Clinical trials involving immunotherapy are standard in the mesothelioma treatment world.
Another one just finished the first phase of testing — and showed hope for pleural mesothelioma patients.
The trial involves immunotherapy and chemotherapy, a combination often called chemoimmunotherapy. According to an article posted on the Clinical Cancer Research website, the opening phase concluded with an 89% disease control rate, which is excellent news for patients.
The trial tested CRS-207, which induces anti-tumor immune responses to prevent mesothelioma’s growth in the body and attack the cancerous cells. First, let’s explain how CRS-207 fends off mesothelioma tumors.
How CRS-207 Works
Pleural mesothelioma is the most common of the three types of mesothelioma, which forms in the protective membrane lining specific areas of the human body. This membrane includes mesothelial cells and surrounds the lungs, abdomen and heart. When asbestos fibers are inhaled or ingested, they can enter these three pathways and aggravate cells, which then turn into tumors.
Mesothelin is a protein expressed in these mesothelial cells, and high levels of this protein is one sign of mesothelioma’s presence since the mesothelial cells mutate, grow and duplicate throughout the body.
CRS-207 is, according to the Clinical Cancer Research website, a live-attenuated Listeria monocytogenes. A bacterium, it enters the body and triggers the immune system to react to its presence. Cancer is dangerous because the disease suppresses the immune system, an act which allows the tumors to metastasize without any resistance.
The theory of immunotherapy is if a bacterium or other virus enters the body, then the immune system could activate its defenses and fend off all unwanted inhabitants inside the body. For many of this clinical trial’s participants, the CRS-207 infusions did just that.
Results of the Immunotherapy Trial
Participants in the study received not only CRS-207 but also the chemotherapy combination of pemetrexed and cisplatin, which is the principal pairing for mesothelioma patients. Chemoimmunotherapy for mesothelioma is a rising trend among clinical trials.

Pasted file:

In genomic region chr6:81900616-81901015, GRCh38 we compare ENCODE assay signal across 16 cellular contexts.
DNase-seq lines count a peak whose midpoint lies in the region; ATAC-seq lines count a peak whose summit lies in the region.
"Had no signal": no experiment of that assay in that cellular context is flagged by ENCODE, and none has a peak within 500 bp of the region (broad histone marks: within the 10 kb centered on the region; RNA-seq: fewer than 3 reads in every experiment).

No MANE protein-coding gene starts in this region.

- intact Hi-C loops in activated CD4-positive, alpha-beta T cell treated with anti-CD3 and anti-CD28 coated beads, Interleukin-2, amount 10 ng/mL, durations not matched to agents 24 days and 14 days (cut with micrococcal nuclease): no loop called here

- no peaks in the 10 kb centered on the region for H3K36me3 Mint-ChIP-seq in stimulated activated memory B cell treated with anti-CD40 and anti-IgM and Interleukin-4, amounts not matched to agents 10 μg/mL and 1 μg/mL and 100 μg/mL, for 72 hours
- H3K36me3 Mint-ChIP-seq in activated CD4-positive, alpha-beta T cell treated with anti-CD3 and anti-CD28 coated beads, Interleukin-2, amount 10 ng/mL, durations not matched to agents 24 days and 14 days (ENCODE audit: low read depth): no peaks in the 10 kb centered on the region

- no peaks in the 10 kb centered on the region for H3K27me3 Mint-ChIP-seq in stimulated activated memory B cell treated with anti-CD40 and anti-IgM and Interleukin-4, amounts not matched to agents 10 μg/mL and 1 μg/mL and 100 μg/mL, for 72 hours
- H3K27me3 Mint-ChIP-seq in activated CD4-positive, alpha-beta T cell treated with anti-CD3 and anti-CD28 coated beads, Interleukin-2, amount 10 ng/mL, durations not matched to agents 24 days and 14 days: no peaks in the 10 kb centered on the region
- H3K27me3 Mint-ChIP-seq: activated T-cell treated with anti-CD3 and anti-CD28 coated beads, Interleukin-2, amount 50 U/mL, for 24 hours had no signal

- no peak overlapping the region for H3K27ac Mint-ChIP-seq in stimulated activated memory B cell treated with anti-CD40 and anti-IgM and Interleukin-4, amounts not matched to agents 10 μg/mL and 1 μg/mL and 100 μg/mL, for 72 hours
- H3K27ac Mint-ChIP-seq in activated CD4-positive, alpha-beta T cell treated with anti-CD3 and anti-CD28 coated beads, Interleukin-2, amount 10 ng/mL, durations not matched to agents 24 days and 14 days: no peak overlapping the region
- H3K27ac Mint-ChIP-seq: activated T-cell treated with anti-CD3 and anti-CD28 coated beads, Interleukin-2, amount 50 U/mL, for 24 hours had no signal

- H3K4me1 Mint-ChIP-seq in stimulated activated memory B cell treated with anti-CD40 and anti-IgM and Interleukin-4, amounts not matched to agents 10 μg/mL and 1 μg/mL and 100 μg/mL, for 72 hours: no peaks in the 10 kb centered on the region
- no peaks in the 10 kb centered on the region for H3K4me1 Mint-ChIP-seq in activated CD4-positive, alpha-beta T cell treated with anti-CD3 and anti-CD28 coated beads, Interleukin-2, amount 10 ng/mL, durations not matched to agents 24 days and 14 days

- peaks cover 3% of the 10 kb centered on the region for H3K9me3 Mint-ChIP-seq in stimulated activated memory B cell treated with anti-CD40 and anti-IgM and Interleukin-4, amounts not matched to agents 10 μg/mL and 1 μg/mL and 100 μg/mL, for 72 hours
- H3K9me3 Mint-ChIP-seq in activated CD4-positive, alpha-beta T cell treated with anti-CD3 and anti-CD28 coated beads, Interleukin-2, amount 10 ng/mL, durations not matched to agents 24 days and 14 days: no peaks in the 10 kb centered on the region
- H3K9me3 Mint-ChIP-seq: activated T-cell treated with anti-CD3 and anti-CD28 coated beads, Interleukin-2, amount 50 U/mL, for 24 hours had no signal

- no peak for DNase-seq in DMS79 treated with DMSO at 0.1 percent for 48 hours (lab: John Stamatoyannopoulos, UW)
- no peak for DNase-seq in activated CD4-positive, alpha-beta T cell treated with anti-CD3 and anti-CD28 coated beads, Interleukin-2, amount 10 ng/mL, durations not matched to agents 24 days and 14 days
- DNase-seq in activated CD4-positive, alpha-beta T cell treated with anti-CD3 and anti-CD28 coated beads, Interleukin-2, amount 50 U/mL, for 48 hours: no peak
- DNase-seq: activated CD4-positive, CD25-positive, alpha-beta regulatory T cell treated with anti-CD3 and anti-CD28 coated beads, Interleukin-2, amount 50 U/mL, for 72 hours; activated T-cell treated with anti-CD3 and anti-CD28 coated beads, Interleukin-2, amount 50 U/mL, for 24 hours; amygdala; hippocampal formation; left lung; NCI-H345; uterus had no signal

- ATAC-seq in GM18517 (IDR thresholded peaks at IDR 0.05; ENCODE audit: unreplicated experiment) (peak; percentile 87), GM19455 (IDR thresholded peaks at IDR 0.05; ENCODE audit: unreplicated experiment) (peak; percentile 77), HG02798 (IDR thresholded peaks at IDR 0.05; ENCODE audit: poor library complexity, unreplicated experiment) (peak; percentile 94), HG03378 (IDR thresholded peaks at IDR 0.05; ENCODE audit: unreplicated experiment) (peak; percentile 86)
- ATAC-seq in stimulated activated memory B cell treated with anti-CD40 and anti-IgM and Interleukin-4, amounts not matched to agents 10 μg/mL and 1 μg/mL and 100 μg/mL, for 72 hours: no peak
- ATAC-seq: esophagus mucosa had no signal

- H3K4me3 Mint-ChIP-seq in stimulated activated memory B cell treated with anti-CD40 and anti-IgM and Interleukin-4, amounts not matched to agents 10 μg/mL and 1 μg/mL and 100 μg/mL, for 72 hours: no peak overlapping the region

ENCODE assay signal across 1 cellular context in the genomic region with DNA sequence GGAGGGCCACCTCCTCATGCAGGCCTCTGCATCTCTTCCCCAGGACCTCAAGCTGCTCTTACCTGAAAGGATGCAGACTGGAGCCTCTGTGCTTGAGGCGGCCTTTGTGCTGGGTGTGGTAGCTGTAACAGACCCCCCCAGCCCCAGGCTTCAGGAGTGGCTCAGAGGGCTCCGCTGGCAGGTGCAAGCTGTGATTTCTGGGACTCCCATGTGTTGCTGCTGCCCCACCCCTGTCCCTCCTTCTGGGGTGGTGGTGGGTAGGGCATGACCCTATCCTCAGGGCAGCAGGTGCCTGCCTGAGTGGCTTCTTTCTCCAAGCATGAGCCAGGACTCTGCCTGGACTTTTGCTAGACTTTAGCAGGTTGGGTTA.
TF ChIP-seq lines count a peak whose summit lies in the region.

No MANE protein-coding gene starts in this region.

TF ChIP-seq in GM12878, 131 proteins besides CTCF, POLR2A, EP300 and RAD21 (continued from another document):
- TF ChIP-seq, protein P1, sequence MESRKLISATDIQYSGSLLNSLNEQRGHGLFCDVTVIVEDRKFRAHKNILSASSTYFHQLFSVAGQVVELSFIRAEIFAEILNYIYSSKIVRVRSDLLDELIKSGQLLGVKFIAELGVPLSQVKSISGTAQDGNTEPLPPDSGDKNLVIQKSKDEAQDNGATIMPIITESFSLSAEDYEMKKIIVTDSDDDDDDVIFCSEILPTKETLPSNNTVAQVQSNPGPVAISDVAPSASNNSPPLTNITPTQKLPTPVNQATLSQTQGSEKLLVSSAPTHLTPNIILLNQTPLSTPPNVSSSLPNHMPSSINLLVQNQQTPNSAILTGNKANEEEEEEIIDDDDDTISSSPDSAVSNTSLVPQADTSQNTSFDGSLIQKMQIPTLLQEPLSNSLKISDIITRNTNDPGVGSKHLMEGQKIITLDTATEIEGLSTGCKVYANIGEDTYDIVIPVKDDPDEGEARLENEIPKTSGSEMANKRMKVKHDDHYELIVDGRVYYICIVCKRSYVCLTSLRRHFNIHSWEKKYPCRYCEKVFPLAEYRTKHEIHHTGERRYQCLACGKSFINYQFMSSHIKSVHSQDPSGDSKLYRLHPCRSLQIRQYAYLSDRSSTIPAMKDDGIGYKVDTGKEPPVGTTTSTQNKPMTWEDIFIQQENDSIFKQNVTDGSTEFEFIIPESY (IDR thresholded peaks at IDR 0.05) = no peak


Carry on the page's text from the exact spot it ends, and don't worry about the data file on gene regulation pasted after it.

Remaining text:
Patients received two priming infusions of CRS-207, followed by the chemotherapy drugs and a CRS-207 booster infusion. Of the 35 participants, 31 (89%) had disease control, meaning their mesothelioma didn’t worsen. If mesothelioma exists in a person’s body but never metastasizes to any vital organs, then the person can live with the cancer for the rest of their life. This phenomenon is called “dormant mesothelioma.”
One of the 31 people had a complete response, meaning their mesothelioma decreased significantly in size. Ten of the participants had a stable disease, meaning their cancer neither grew nor reduced in size. Nineteen others experienced a partial response, meaning their mesothelioma decreased in size. These results were included in the Clinical Cancer Research page about the study.
The scientists concluded the Clinical Cancer Research article by saying the combination of immunotherapy and the chemotherapy drugs “induced significant changes in the local tumor microenvironment and objective tumor responses” in most of the participants. In other words, this phase of the trial was a success.
There are numerous ongoing clinical trials, and new ones surface regularly. Mesothelioma patients may receive new and promising treatment options to manage or even kill their cancer. Our patient advocate, Jenna Campagna, has connections throughout the medical community and can help you sign up for a clinical trial that fits your diagnosis. Contact her at email@example.com to learn about the next immunotherapy trials for mesothelioma.
- Live-Attenuated, Listeria monocytogenes Expressing Mesothelin (CRS-207) with Chemotherapy for Treatment of Malignant Pleural Mesothelioma. Clinical Cancer Research. Retrieved from: https://www.cancer.gov/publications/dictionaries/cancer-drug/def/live-attenuated-listeria-monocytogenes-cancer-vaccine-adxs11-001. Accessed: 07/12/19.
Sources & Author